House Bill 1110 and Its Impact on Housing
As some of you are probably aware, there was a bill passed in this most recent legislative session that could have a massive impact on housing in the state of Washington. HB 1110’s focus is to “increase middle housing in areas traditionally dedicated to single-family housing”. Middle housing is any dwelling that can be considered a duplex, triplex, quadplex, etc., or an “Accessory Dwelling Unit”.
Details of the Bill
This bill was passed with larger plots of land that were traditionally reserved for single-family homes in mind but will likely affect higher-density populations more than the traditional suburban neighborhoods. This is due to the bill allowing an increase in middle housing based on population and distance from a major transit stop. For a city with between 25,000 and 75,000 residents, authorization for at least two units per lot or four units per lot if the lot is within 0.25 miles of a major transit stop is required. For a city with over 75,000 residents, authorization for at least four units per lot or six units per lot if the lot is within 0.25 miles from a major transit stop is required. Places that are very walkable for instance, are likely going to be places where development happens the fastest. Thus, if there is room for growth in an area with already high density, this is a prime example of where more middle housing could be built. While some protractors of the bill say that this will cause more places to look like the high-density areas of the big cities, something to keep in mind is that there are many different types of density development so architectural diversity will still be achieved, both from city to city, but also neighborhood to neighborhood. Something else to note is that this middle housing bill is voluntary, and homeowners are not required to change or build if they so choose.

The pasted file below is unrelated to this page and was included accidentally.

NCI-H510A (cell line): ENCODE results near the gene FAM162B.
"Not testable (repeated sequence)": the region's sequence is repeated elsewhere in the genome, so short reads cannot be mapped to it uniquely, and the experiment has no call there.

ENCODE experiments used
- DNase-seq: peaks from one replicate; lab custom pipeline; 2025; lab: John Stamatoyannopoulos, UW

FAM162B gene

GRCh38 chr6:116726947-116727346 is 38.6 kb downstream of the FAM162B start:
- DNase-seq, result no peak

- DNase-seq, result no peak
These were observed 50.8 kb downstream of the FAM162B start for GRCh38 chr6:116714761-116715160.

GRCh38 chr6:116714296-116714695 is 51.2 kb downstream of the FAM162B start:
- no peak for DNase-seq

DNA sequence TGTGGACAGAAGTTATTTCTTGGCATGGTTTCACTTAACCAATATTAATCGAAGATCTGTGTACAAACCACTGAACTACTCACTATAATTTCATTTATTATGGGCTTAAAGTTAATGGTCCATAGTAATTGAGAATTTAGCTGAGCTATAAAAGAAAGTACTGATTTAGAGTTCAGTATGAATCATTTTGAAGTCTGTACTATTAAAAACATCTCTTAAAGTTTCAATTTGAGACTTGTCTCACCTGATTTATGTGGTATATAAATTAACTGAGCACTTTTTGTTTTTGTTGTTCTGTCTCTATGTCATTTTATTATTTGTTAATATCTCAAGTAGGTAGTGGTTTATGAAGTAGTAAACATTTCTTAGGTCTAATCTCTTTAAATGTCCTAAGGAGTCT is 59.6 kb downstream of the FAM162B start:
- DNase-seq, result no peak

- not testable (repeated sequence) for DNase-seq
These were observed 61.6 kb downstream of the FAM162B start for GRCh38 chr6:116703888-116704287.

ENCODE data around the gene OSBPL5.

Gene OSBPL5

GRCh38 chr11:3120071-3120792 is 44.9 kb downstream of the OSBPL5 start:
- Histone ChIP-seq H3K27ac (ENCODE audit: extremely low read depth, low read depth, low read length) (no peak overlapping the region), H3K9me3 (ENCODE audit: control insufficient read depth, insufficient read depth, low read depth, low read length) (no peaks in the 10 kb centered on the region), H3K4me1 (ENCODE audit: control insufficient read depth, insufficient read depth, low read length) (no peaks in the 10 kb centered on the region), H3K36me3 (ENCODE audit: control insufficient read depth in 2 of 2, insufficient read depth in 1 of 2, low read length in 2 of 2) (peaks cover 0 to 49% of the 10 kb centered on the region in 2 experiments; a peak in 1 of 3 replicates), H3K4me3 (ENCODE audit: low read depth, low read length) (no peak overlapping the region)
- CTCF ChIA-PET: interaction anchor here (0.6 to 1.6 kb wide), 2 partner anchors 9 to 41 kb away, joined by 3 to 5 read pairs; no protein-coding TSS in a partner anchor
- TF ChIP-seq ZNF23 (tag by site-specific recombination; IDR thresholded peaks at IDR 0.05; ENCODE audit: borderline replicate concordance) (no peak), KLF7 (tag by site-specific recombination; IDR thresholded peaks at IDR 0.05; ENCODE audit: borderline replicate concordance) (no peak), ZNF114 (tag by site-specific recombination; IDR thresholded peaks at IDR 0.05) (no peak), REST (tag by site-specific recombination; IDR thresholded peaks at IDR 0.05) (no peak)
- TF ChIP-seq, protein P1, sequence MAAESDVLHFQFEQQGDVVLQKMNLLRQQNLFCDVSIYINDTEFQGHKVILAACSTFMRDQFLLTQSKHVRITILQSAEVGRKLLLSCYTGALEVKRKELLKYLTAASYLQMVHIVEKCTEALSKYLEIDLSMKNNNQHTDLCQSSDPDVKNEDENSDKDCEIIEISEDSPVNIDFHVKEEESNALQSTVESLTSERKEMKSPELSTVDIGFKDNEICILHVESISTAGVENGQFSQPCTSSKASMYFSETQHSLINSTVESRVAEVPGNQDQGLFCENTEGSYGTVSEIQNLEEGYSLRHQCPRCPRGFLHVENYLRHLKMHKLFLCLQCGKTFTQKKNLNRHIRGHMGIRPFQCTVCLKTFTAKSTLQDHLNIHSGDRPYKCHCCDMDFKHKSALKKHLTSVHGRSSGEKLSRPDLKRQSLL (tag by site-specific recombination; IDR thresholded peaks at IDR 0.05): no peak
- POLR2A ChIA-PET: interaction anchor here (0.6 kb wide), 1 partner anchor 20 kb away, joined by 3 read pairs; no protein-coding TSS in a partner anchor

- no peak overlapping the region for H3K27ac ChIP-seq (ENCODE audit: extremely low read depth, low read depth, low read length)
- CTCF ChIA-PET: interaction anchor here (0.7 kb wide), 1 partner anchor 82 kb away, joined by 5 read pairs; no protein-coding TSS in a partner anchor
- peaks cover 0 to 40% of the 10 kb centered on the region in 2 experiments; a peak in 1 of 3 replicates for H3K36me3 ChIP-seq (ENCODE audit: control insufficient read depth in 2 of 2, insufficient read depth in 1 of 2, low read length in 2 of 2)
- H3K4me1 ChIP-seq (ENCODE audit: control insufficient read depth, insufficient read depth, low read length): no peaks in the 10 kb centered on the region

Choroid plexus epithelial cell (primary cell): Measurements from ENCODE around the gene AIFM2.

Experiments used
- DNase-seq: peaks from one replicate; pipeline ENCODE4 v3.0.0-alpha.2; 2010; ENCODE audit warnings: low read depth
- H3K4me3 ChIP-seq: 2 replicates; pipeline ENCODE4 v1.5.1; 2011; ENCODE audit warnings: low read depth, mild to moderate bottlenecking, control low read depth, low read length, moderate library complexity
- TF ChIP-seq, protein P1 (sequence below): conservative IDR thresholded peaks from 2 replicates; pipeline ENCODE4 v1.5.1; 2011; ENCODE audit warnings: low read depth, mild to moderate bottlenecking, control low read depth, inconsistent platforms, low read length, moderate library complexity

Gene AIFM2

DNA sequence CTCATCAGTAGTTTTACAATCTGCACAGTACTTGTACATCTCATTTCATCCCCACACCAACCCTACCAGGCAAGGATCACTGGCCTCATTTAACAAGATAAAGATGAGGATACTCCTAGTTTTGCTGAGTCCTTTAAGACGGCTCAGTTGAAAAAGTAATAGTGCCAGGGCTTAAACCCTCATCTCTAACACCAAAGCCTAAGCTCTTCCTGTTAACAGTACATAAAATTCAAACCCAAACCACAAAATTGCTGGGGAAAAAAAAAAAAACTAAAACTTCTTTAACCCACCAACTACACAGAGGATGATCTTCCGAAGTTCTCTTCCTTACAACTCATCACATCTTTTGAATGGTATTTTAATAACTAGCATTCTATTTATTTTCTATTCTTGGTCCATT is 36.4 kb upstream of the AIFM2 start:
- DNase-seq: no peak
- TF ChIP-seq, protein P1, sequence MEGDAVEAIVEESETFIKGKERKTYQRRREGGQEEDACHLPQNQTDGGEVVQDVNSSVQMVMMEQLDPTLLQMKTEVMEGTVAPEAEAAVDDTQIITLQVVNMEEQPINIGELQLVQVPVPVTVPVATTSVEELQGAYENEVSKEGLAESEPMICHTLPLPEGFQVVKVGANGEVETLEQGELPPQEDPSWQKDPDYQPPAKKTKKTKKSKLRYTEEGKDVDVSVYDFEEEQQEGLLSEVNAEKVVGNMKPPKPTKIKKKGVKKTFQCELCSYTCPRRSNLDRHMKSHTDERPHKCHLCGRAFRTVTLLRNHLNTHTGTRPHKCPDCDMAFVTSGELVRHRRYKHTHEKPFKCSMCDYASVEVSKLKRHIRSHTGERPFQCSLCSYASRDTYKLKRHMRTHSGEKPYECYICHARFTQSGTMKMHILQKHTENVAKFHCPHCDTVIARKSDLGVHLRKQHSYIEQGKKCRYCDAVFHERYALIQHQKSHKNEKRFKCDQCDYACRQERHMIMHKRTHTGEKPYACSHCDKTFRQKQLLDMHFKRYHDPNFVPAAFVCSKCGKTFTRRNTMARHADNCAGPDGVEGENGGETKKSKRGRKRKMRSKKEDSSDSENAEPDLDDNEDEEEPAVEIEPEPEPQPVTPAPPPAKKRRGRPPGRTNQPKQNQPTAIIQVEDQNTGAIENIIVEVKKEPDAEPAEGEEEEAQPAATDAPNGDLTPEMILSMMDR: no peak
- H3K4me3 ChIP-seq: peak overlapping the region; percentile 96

While some have said that this bill will allow individual property owners to disregard the current designs and aesthetics of their neighborhoods and thus will not be as uniform or consistent with the rest of the neighborhood, that is false. The physical dimensions of the building cannot be radically different to the rest of the community, making it so that the community will still feel connected, even as it grows.
How Will This Affect You?
At its core, HB 1110 will give property owners the opportunity to build additional housing on property with more ease than they would have previously and generate more income due to their increased unit count. The bill eliminates some of the “red tape” and permitting that was previously involved with developing new housing. Some cities and municipalities made it tremendously difficult to acquire the proper permitting required to build new units on a desired piece of property. This difficulty will likely be mitigated in the coming months and years. Building new dwellings obviously generates more income, but also increases property value significantly and the wait time for building these additional units will be drastically decreased.
What Should You Keep in Mind When Considering Building Middle Housing?
By owning property in an area that is being developed, your property will increase in value at a faster rate than it would in an otherwise less dense area. By limiting the local government’s oversight of developing property, property owners will be able to achieve these building projects in a much faster timeline. Overall, more local governments will be giving way to smart development. The key things to factor in when deciding whether or not to build middle housing are: How far away is your property from a major transit stop? How many units are you considering building? What type of permit is required from your local jurisdiction? What is the overall design and aesthetic of your neighborhood? Does your property have the infrastructure and the capacity to withstand additional units (i.e., water, electricity, plumbing, etc.)? All of these questions are going to be extremely valuable when deciding if developing your property is a good decision.
In sum, HB 1110 allows property owners more freedom to build “Middle Housing” and “Accessory Dwelling Units” on their property without the need to go through as tough of a permitting process and lays out clear guidelines for the types of areas where middle housing is acceptable. Not only will this help with the housing shortage that much of the state has been plagued with, but it will also allow property owners to generate more income from their properties in a quicker amount of time. If you would like more information on this topic or have any questions that are not answered in this article, please visit rhawa.org or send an email to email@example.com.